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nvs-brew 11-27-2012 01:12 AM

Yeast activation/hydrating...why?
 
Going to start my 1st cider tonight, got everything ready...
Just a question about the yeast...
Do I need to activate it 1st? Or can I pitch dry?
If I need to when is the best point to start my activation..
3rd and lastly..what is the best way to do it?
Warm water/juice/apple skins and juice?
Any help would be great..
Cheers

steber 11-27-2012 01:45 AM

Quote:

Dry yeast needs to be reconstituted in a gentle way. During rehydration the cell membrane undergoes changes which can be lethal to yeast. In order to reconstitute the yeast as gently as possible (and minimize/avoid any damage) yeast producers developed specific rehydration procedures. Although most dry wine yeast will work if pitched directly, it is recommended to follow the rehydration instructions to insure the optimum performance of the yeast.
as for the medium, I'd think water would be you're best bet, as it's low gravity, and not stressing the yeast.

Is it necessary? No, it's not. Lots of people will pitch the dry yeast directly in the ferementer. Personally though, I cater to my yeast in all ways possible. It's a 15 minute step that's recommended. They do a lot for me, so to take the time to properly rehydrate is the least i can do.

Just my .02 though.

nvs-brew 11-27-2012 01:47 AM

Medium? Gravity? 1.050?

steber 11-27-2012 02:02 AM

yes, medium, an object in which microorganisms or cells experience growth. I was referring to the gravity of water. Which is ~1.000, depending on your source. Which means no sugars or fermentables. If sugar is present off the bat, it has potential to stress the rehydrating yeast. If it were in water, the yeasts would not be "working", just rehdyrating themselves.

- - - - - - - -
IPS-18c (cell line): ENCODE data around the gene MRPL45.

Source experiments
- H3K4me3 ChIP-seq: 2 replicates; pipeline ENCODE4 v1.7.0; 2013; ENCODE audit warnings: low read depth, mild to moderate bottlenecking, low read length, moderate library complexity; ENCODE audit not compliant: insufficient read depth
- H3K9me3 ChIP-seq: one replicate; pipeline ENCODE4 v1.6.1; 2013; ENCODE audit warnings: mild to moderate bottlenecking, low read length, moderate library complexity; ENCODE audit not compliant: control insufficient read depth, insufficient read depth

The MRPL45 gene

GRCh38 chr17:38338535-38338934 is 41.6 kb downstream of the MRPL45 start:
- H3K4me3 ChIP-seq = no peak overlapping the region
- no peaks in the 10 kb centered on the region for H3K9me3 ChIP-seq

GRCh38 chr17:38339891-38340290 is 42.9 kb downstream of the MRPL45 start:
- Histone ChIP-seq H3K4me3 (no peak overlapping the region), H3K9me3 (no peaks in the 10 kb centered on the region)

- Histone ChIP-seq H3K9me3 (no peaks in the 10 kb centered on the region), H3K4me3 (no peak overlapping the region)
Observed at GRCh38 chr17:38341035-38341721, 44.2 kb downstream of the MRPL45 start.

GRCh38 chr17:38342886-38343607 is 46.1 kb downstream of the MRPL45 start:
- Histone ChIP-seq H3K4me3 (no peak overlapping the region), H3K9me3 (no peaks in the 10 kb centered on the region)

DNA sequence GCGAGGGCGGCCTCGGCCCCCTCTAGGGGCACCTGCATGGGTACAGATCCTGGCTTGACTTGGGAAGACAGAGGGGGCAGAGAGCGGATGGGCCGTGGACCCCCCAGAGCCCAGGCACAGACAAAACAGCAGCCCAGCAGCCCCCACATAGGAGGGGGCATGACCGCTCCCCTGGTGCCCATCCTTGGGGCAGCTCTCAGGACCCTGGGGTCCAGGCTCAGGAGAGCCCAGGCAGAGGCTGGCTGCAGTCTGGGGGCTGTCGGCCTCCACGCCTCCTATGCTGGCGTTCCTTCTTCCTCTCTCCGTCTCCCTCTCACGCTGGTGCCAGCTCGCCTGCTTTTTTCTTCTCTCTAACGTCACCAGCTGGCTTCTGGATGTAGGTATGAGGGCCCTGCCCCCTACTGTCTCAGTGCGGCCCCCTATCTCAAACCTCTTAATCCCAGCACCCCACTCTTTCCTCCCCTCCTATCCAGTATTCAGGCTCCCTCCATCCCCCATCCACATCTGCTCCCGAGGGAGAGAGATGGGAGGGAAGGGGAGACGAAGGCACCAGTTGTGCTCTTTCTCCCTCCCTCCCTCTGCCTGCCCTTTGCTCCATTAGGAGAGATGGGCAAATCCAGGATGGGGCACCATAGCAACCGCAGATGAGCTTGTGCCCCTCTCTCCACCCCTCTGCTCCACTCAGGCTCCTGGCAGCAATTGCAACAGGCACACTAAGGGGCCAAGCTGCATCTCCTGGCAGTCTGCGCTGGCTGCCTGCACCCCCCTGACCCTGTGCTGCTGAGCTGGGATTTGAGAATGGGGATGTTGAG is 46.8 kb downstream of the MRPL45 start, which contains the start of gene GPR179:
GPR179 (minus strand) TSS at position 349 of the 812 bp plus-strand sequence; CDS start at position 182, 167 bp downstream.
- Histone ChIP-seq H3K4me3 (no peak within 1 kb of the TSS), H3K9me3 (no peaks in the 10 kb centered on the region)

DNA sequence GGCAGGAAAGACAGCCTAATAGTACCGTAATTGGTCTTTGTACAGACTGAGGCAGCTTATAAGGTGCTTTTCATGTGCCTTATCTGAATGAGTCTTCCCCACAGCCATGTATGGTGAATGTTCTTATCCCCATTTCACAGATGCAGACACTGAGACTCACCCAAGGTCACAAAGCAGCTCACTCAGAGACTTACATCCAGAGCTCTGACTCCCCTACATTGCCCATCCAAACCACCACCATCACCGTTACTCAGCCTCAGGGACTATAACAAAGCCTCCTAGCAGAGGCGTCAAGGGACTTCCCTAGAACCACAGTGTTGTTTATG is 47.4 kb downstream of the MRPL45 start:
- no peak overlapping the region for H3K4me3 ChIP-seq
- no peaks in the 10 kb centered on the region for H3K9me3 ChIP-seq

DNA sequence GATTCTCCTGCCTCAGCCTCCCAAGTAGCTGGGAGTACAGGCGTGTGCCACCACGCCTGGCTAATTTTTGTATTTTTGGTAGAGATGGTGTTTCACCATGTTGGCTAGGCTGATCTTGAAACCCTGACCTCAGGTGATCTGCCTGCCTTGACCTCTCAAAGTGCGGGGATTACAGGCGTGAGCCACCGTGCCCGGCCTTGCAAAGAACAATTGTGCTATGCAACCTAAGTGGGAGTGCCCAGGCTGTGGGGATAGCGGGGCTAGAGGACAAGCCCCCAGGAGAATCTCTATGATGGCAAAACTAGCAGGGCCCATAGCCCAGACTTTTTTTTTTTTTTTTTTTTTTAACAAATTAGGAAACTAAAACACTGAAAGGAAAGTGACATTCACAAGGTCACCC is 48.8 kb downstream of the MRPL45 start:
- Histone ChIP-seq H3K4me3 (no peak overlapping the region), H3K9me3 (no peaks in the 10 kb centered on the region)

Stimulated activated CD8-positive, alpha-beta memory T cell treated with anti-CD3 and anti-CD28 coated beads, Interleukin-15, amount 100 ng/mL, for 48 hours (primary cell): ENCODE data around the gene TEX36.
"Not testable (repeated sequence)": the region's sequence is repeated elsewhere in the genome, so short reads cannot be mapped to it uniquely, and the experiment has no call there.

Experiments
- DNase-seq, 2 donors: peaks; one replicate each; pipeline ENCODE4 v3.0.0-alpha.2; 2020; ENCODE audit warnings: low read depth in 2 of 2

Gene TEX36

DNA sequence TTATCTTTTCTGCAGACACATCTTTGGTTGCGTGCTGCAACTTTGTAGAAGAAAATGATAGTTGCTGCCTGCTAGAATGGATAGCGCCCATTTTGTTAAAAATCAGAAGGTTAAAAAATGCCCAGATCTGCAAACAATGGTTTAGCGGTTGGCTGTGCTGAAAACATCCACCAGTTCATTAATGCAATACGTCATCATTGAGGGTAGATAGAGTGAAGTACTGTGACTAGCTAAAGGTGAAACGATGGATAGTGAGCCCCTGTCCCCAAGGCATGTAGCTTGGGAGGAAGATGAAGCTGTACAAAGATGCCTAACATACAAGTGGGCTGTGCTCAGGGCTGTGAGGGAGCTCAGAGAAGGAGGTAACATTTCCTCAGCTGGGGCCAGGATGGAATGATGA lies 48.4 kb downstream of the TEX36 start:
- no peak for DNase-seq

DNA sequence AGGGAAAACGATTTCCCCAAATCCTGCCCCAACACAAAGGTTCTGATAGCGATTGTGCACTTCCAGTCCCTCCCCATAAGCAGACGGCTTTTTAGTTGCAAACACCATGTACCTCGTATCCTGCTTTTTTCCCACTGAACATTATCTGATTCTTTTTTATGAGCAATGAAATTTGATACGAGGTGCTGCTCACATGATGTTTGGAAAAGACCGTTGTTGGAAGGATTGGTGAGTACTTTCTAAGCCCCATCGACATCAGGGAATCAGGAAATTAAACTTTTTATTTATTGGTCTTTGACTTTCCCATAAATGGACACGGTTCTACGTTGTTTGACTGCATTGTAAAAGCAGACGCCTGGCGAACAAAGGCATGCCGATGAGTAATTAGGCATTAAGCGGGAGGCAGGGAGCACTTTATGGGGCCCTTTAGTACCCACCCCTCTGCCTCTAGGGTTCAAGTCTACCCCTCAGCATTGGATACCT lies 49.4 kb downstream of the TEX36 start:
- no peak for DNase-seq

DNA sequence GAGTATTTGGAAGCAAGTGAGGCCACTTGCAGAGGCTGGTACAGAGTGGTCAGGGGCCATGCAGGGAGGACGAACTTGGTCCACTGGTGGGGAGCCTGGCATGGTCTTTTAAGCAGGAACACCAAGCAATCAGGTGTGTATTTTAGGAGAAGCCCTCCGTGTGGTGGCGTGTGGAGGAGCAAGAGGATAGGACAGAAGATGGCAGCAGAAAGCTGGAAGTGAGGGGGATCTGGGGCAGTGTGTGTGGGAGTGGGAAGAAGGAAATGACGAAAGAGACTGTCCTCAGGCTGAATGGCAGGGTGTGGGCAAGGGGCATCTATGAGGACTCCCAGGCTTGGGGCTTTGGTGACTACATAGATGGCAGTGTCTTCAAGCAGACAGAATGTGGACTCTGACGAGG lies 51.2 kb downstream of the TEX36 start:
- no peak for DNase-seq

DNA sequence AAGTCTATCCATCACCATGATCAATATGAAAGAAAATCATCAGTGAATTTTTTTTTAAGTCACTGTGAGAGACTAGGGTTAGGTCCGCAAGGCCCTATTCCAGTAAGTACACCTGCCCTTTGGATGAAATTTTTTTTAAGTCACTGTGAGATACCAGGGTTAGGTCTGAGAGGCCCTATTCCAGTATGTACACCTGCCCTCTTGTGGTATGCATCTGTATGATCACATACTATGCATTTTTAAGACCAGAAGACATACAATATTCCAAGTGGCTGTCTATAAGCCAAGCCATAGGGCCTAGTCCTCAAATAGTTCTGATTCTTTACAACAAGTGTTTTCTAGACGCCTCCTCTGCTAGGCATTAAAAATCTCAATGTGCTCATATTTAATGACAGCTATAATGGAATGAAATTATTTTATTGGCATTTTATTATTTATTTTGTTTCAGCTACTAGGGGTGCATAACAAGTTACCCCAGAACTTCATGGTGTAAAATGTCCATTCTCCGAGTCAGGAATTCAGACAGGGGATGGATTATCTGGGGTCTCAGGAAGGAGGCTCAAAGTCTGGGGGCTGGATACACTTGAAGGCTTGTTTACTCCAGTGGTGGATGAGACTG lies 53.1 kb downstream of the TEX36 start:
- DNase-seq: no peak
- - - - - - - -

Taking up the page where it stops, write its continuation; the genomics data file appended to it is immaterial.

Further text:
nvs-brew 11-27-2012 02:04 AM

And how long would u activate the yeast before adding to juice? Minutes/hrs/days?

steber 11-27-2012 02:08 AM

Simply minutes for a dry yeast. Do you have the yeast package you plan to use?

Usually they have the directions on the back. Its been a few months since I've used dry yeast. It's something along the lines of boil a cup of water, let it cool down to ~90 degrees. Sprinkle the yeast on the water, let stand for 15 minutes. Stir with santized spoon and then let sit for another 10 minutes or so, then simply pour ontop of the your fermenter.

nvs-brew 11-27-2012 02:14 AM

Yeah I'm using a dry coopers ale packet...7g
I'm used to just adding that in at the end of my beer before sealing it...
Just cut the packet and poor in :)
so I apologies for my questions..,
Still rather new :)

steber 11-27-2012 02:22 AM

The practices I'm talking about are for beer, and from what I've read in the past apply to most anything you are fermenting.

nvs-brew 11-27-2012 02:28 AM

Yeah I've been mostly doing kit beer...they just say to pitch at the end...dry...I've seen a lot of ppl mentioning activating/hydrating (whatever it's called) on a few vids

Just trying to get a better understanding

Goyagon 11-29-2012 07:45 AM

Steber basically covered it but I thought u might want another description to get a better picture in ure head. Water has lower gravity than wort/beer/juice and it creates less osmotic pressure on the dry yeast. Dry yeast needs to be hydrated in order for it to go from dormant to active. Putting the yeast in water allows it to absorb a higher amount of water than from your beer just like how saltwater has the same effect vs water.
The higher gravity your beer the more beneficial it is to rehydrate. It isn't necessary with kit beers to rehydrate and might actually make them loose nutrients that dissolve into the rehydrating water depending on how long u rehydrate for. Hope this helps you understand the process of rehydrating.


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